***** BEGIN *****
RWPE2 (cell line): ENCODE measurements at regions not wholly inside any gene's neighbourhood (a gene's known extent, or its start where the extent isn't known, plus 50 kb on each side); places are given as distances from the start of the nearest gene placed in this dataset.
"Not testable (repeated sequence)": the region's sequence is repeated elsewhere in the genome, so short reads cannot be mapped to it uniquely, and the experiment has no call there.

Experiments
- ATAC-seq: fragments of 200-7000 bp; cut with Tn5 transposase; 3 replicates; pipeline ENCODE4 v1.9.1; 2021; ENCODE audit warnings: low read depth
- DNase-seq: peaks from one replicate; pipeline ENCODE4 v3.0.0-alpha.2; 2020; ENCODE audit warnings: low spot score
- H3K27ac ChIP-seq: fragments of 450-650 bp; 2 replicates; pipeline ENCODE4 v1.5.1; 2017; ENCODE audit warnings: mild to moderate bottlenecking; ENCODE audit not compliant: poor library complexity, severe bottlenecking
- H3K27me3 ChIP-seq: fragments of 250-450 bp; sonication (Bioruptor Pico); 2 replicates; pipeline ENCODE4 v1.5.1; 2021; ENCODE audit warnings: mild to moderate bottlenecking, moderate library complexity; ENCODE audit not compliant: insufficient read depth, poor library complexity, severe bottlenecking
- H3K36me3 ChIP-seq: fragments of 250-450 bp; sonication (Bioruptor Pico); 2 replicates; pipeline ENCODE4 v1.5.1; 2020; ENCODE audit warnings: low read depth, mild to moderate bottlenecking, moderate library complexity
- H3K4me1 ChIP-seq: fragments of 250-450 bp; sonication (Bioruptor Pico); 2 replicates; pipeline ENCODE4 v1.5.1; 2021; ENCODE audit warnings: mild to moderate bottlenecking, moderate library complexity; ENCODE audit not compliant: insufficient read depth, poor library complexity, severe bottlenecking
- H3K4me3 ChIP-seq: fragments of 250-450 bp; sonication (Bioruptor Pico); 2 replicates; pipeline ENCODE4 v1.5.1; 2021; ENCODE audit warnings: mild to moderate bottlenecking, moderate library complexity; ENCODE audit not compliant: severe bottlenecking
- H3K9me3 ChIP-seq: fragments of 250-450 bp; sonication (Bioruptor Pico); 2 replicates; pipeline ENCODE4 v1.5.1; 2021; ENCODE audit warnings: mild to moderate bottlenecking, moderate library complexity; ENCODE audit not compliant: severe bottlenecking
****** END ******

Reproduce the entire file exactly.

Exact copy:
RWPE2 (cell line): ENCODE measurements at regions not wholly inside any gene's neighbourhood (a gene's known extent, or its start where the extent isn't known, plus 50 kb on each side); places are given as distances from the start of the nearest gene placed in this dataset.
"Not testable (repeated sequence)": the region's sequence is repeated elsewhere in the genome, so short reads cannot be mapped to it uniquely, and the experiment has no call there.

Experiments
- ATAC-seq: fragments of 200-7000 bp; cut with Tn5 transposase; 3 replicates; pipeline ENCODE4 v1.9.1; 2021; ENCODE audit warnings: low read depth
- DNase-seq: peaks from one replicate; pipeline ENCODE4 v3.0.0-alpha.2; 2020; ENCODE audit warnings: low spot score
- H3K27ac ChIP-seq: fragments of 450-650 bp; 2 replicates; pipeline ENCODE4 v1.5.1; 2017; ENCODE audit warnings: mild to moderate bottlenecking; ENCODE audit not compliant: poor library complexity, severe bottlenecking
- H3K27me3 ChIP-seq: fragments of 250-450 bp; sonication (Bioruptor Pico); 2 replicates; pipeline ENCODE4 v1.5.1; 2021; ENCODE audit warnings: mild to moderate bottlenecking, moderate library complexity; ENCODE audit not compliant: insufficient read depth, poor library complexity, severe bottlenecking
- H3K36me3 ChIP-seq: fragments of 250-450 bp; sonication (Bioruptor Pico); 2 replicates; pipeline ENCODE4 v1.5.1; 2020; ENCODE audit warnings: low read depth, mild to moderate bottlenecking, moderate library complexity
- H3K4me1 ChIP-seq: fragments of 250-450 bp; sonication (Bioruptor Pico); 2 replicates; pipeline ENCODE4 v1.5.1; 2021; ENCODE audit warnings: mild to moderate bottlenecking, moderate library complexity; ENCODE audit not compliant: insufficient read depth, poor library complexity, severe bottlenecking
- H3K4me3 ChIP-seq: fragments of 250-450 bp; sonication (Bioruptor Pico); 2 replicates; pipeline ENCODE4 v1.5.1; 2021; ENCODE audit warnings: mild to moderate bottlenecking, moderate library complexity; ENCODE audit not compliant: severe bottlenecking
- H3K9me3 ChIP-seq: fragments of 250-450 bp; sonication (Bioruptor Pico); 2 replicates; pipeline ENCODE4 v1.5.1; 2021; ENCODE audit warnings: mild to moderate bottlenecking, moderate library complexity; ENCODE audit not compliant: severe bottlenecking